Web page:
Beer and soda is refreshing, but drinking water is unbeatable in the heat, said Abelardo Ávila, a researcher at the Salvador Zubirán National Institute of Medical Sciences and Nutrition (INCMNSZ).
Staying hydrated is critical when temperatures rise. The heat also brings an increase in foodborne illnesses.
The public should be particularly aware of kitchen sanitation both at home and when considering indulging in street food where preventing contamination is a bigger challenge.
Mexico’s National Meteorological Service reported recent temperatures of 45 to 50 Celcius in Sonora, Sinaloa, Michoacan, Guerrero, Chihuahua, Coahuila, Nuevo Leon and Hidalgo. Baja California Sur, Nayarit, Jalisco, Durango, Zacatecas, San Luis Potosi, Tamaulipas and Veracruz have recently hit 40C to 45C while areas of Colima, Oaxaca, Chiapas, Aguascalientes, Guanajuato, Querétaro, State of Mexico, Puebla, Morelos, Tabasco, Campeche and Yucatan reached as high as 40C.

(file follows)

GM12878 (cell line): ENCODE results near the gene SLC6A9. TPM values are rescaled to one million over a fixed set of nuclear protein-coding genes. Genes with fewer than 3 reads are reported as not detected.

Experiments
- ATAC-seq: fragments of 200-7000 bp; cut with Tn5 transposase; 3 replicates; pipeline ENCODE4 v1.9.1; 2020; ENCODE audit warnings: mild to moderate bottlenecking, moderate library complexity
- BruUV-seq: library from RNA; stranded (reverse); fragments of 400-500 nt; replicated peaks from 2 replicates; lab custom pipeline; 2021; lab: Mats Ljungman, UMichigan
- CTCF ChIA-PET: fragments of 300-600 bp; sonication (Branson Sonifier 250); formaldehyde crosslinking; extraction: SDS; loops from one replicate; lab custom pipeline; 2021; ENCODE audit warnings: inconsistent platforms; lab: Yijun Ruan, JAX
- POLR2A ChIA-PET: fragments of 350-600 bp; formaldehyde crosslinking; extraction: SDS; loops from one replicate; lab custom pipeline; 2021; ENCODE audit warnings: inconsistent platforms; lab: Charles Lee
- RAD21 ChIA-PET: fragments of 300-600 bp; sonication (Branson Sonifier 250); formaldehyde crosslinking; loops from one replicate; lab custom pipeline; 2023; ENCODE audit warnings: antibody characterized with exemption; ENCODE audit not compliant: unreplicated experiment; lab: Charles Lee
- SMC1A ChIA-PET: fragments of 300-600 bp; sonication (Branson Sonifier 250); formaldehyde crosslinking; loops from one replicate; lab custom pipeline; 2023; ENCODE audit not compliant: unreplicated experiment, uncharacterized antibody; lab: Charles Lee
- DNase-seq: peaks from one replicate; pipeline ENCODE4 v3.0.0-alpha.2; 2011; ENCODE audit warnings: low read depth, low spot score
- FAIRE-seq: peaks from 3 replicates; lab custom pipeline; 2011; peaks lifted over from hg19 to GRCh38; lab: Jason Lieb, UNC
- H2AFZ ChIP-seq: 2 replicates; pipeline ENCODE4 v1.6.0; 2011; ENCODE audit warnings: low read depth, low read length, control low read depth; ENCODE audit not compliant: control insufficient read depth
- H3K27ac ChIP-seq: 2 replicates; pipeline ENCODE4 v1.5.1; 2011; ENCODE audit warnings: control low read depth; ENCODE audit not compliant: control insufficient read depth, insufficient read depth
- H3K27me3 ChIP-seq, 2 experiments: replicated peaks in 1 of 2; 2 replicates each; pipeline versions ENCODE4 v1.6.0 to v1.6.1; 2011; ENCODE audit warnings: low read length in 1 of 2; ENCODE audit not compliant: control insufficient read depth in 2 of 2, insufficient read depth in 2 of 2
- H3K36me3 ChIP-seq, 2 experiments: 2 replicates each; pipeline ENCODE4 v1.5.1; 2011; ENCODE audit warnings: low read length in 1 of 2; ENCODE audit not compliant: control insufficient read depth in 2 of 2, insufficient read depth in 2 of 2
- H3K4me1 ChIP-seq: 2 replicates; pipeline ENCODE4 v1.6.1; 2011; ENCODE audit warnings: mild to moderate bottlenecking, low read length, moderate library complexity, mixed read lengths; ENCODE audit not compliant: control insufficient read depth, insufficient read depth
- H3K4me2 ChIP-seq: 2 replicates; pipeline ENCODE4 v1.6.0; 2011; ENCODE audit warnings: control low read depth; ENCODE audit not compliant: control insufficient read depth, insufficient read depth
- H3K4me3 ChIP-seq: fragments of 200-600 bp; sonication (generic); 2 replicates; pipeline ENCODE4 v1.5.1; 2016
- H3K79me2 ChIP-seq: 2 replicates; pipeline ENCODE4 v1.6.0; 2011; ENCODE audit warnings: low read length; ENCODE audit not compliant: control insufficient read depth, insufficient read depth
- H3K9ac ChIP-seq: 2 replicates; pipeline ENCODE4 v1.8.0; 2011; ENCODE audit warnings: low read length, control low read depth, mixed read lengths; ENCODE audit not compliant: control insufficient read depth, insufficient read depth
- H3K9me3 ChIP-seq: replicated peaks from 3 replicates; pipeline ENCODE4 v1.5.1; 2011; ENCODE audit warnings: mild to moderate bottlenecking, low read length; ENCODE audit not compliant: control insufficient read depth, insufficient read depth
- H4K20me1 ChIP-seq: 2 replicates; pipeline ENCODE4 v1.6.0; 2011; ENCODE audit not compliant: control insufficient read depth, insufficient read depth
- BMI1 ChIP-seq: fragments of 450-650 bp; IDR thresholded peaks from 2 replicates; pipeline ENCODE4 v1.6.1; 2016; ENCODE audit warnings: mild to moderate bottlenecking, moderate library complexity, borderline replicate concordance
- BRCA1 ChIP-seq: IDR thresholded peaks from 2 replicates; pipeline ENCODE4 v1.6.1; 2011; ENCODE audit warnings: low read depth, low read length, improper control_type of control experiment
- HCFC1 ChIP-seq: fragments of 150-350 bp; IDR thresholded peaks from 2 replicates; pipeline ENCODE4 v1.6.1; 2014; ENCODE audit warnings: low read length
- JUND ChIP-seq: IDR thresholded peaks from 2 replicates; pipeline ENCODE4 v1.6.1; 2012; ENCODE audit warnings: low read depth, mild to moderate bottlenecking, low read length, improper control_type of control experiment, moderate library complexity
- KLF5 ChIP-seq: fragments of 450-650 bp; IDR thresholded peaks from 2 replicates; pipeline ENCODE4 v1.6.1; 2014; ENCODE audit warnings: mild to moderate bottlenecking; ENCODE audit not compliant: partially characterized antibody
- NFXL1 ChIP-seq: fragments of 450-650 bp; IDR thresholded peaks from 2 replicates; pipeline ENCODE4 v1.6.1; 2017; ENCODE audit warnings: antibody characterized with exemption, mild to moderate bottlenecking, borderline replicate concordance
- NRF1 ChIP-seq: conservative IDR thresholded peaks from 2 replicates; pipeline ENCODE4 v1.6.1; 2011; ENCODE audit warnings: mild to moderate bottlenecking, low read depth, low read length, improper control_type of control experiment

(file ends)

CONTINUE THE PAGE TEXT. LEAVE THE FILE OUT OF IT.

To avoid dehydration, citizens often consume beer, soda, electrolytes, energy drinks, mineral water, fruit water and drinking water.
Taking energy drinks or electrolyte drinks like Gatorade is no better than drinking pure water, although the former is recommended when fighting a gastrointestinal infection.
“Drinking these products is not better than water. The difference is when they have a therapeutic use, when dehydration is established by gastrointestinal infection,” said the expert.
Ávila commented that it is normal for people to drink beer “for taste rather than to hydrate,” but beer is actually a diuretic, meaning it causes people to go to the bathroom more. Urination contributes to dehydration.
In the case of soft drinks something similar happens. A cold soda is refreshing, but its sugar content is very high. “Taking two or three soft drinks a day to appease the heat will not do us any good, because we are abusing the sugar and we will not stay hydrated,” said Ávila.
Fruit waters are OK as long as they are not abused and the fruit hasn’t spoiled in the heat.
Bacteria and fungi thrive when food is not refrigerated.
“In days like today, 30 degrees, in a matter of 20 or 30 minutes, bacteria can grow in food that is contaminated, so you have to be careful in the hygiene of food and not consume those that are more prone to decomposition,” said Ávila.
Source: El Universal